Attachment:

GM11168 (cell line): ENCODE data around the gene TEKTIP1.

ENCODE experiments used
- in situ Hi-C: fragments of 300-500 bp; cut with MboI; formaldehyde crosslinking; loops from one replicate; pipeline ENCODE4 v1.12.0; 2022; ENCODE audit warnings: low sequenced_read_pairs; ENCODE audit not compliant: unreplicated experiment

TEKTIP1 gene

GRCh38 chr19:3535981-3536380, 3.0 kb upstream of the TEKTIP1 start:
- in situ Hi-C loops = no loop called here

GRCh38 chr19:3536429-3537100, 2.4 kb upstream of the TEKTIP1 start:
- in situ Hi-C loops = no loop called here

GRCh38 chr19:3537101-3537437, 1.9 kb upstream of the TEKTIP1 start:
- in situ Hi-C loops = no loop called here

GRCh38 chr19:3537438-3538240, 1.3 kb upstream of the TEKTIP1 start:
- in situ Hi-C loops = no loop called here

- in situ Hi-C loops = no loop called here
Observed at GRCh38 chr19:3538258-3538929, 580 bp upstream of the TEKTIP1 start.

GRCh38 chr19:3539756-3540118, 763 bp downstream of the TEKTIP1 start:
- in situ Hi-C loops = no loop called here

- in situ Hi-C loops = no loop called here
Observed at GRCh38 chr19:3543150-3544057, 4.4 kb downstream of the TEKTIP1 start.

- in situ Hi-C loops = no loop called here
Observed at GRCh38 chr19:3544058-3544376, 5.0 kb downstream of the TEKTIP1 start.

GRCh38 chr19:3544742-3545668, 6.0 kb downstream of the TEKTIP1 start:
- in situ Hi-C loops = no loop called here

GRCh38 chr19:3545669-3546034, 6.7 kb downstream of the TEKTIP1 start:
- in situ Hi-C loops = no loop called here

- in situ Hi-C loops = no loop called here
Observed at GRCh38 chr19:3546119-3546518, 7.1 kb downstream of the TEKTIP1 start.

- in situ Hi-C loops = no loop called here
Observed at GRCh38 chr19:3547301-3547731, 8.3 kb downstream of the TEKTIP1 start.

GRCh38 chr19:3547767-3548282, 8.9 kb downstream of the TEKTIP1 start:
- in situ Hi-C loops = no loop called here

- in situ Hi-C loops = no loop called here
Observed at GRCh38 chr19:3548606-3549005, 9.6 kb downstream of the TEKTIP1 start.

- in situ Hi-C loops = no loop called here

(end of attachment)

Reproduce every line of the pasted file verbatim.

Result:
GM11168 (cell line): ENCODE data around the gene TEKTIP1.

ENCODE experiments used
- in situ Hi-C: fragments of 300-500 bp; cut with MboI; formaldehyde crosslinking; loops from one replicate; pipeline ENCODE4 v1.12.0; 2022; ENCODE audit warnings: low sequenced_read_pairs; ENCODE audit not compliant: unreplicated experiment

TEKTIP1 gene

GRCh38 chr19:3535981-3536380, 3.0 kb upstream of the TEKTIP1 start:
- in situ Hi-C loops = no loop called here

GRCh38 chr19:3536429-3537100, 2.4 kb upstream of the TEKTIP1 start:
- in situ Hi-C loops = no loop called here

GRCh38 chr19:3537101-3537437, 1.9 kb upstream of the TEKTIP1 start:
- in situ Hi-C loops = no loop called here

GRCh38 chr19:3537438-3538240, 1.3 kb upstream of the TEKTIP1 start:
- in situ Hi-C loops = no loop called here

- in situ Hi-C loops = no loop called here
Observed at GRCh38 chr19:3538258-3538929, 580 bp upstream of the TEKTIP1 start.

GRCh38 chr19:3539756-3540118, 763 bp downstream of the TEKTIP1 start:
- in situ Hi-C loops = no loop called here

- in situ Hi-C loops = no loop called here
Observed at GRCh38 chr19:3543150-3544057, 4.4 kb downstream of the TEKTIP1 start.

- in situ Hi-C loops = no loop called here
Observed at GRCh38 chr19:3544058-3544376, 5.0 kb downstream of the TEKTIP1 start.

GRCh38 chr19:3544742-3545668, 6.0 kb downstream of the TEKTIP1 start:
- in situ Hi-C loops = no loop called here

GRCh38 chr19:3545669-3546034, 6.7 kb downstream of the TEKTIP1 start:
- in situ Hi-C loops = no loop called here

- in situ Hi-C loops = no loop called here
Observed at GRCh38 chr19:3546119-3546518, 7.1 kb downstream of the TEKTIP1 start.

- in situ Hi-C loops = no loop called here
Observed at GRCh38 chr19:3547301-3547731, 8.3 kb downstream of the TEKTIP1 start.

GRCh38 chr19:3547767-3548282, 8.9 kb downstream of the TEKTIP1 start:
- in situ Hi-C loops = no loop called here

- in situ Hi-C loops = no loop called here
Observed at GRCh38 chr19:3548606-3549005, 9.6 kb downstream of the TEKTIP1 start.

- in situ Hi-C loops = no loop called here